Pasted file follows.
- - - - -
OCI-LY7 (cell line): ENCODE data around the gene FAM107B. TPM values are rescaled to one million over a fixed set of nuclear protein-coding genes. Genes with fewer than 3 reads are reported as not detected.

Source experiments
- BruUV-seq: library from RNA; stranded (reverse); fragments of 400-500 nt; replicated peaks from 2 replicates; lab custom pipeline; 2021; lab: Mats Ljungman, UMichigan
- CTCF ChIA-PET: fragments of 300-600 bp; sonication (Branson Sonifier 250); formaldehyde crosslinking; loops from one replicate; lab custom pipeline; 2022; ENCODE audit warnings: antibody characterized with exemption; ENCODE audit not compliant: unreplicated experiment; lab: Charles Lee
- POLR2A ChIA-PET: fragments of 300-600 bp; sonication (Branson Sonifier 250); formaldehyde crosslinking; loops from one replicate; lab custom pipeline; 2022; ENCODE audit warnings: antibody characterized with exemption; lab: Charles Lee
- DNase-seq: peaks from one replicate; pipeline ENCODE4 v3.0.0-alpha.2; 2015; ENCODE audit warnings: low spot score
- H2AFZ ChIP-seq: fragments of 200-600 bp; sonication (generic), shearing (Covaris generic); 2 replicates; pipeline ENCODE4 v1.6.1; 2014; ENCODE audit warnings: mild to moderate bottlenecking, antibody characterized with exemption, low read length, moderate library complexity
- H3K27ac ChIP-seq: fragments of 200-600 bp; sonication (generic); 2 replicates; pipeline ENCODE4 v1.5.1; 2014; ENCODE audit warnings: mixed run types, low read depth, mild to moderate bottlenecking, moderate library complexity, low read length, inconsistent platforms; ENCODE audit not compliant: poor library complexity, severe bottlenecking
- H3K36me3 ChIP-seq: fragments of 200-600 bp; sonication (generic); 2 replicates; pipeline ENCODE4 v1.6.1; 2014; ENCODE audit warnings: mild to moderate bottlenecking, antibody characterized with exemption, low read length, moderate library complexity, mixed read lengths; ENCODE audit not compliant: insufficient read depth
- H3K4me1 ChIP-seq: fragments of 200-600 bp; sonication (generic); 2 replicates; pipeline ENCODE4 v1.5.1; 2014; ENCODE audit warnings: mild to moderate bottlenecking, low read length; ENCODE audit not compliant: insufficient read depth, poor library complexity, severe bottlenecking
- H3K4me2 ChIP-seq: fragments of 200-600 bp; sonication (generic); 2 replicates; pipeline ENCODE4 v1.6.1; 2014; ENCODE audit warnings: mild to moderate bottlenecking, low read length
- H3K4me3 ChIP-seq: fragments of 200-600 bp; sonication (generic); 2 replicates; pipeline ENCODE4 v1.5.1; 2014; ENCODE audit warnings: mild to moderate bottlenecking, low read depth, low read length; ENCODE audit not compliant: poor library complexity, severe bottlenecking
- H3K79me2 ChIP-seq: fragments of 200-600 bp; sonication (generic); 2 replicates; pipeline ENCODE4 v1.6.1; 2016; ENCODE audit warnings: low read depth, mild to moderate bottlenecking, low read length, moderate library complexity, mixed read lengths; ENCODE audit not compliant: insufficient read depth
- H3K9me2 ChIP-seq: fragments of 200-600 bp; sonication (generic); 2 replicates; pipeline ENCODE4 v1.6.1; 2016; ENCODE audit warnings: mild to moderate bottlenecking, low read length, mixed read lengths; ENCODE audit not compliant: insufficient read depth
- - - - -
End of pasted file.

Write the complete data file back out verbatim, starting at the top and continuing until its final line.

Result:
OCI-LY7 (cell line): ENCODE data around the gene FAM107B. TPM values are rescaled to one million over a fixed set of nuclear protein-coding genes. Genes with fewer than 3 reads are reported as not detected.

Source experiments
- BruUV-seq: library from RNA; stranded (reverse); fragments of 400-500 nt; replicated peaks from 2 replicates; lab custom pipeline; 2021; lab: Mats Ljungman, UMichigan
- CTCF ChIA-PET: fragments of 300-600 bp; sonication (Branson Sonifier 250); formaldehyde crosslinking; loops from one replicate; lab custom pipeline; 2022; ENCODE audit warnings: antibody characterized with exemption; ENCODE audit not compliant: unreplicated experiment; lab: Charles Lee
- POLR2A ChIA-PET: fragments of 300-600 bp; sonication (Branson Sonifier 250); formaldehyde crosslinking; loops from one replicate; lab custom pipeline; 2022; ENCODE audit warnings: antibody characterized with exemption; lab: Charles Lee
- DNase-seq: peaks from one replicate; pipeline ENCODE4 v3.0.0-alpha.2; 2015; ENCODE audit warnings: low spot score
- H2AFZ ChIP-seq: fragments of 200-600 bp; sonication (generic), shearing (Covaris generic); 2 replicates; pipeline ENCODE4 v1.6.1; 2014; ENCODE audit warnings: mild to moderate bottlenecking, antibody characterized with exemption, low read length, moderate library complexity
- H3K27ac ChIP-seq: fragments of 200-600 bp; sonication (generic); 2 replicates; pipeline ENCODE4 v1.5.1; 2014; ENCODE audit warnings: mixed run types, low read depth, mild to moderate bottlenecking, moderate library complexity, low read length, inconsistent platforms; ENCODE audit not compliant: poor library complexity, severe bottlenecking
- H3K36me3 ChIP-seq: fragments of 200-600 bp; sonication (generic); 2 replicates; pipeline ENCODE4 v1.6.1; 2014; ENCODE audit warnings: mild to moderate bottlenecking, antibody characterized with exemption, low read length, moderate library complexity, mixed read lengths; ENCODE audit not compliant: insufficient read depth
- H3K4me1 ChIP-seq: fragments of 200-600 bp; sonication (generic); 2 replicates; pipeline ENCODE4 v1.5.1; 2014; ENCODE audit warnings: mild to moderate bottlenecking, low read length; ENCODE audit not compliant: insufficient read depth, poor library complexity, severe bottlenecking
- H3K4me2 ChIP-seq: fragments of 200-600 bp; sonication (generic); 2 replicates; pipeline ENCODE4 v1.6.1; 2014; ENCODE audit warnings: mild to moderate bottlenecking, low read length
- H3K4me3 ChIP-seq: fragments of 200-600 bp; sonication (generic); 2 replicates; pipeline ENCODE4 v1.5.1; 2014; ENCODE audit warnings: mild to moderate bottlenecking, low read depth, low read length; ENCODE audit not compliant: poor library complexity, severe bottlenecking
- H3K79me2 ChIP-seq: fragments of 200-600 bp; sonication (generic); 2 replicates; pipeline ENCODE4 v1.6.1; 2016; ENCODE audit warnings: low read depth, mild to moderate bottlenecking, low read length, moderate library complexity, mixed read lengths; ENCODE audit not compliant: insufficient read depth
- H3K9me2 ChIP-seq: fragments of 200-600 bp; sonication (generic); 2 replicates; pipeline ENCODE4 v1.6.1; 2016; ENCODE audit warnings: mild to moderate bottlenecking, low read length, mixed read lengths; ENCODE audit not compliant: insufficient read depth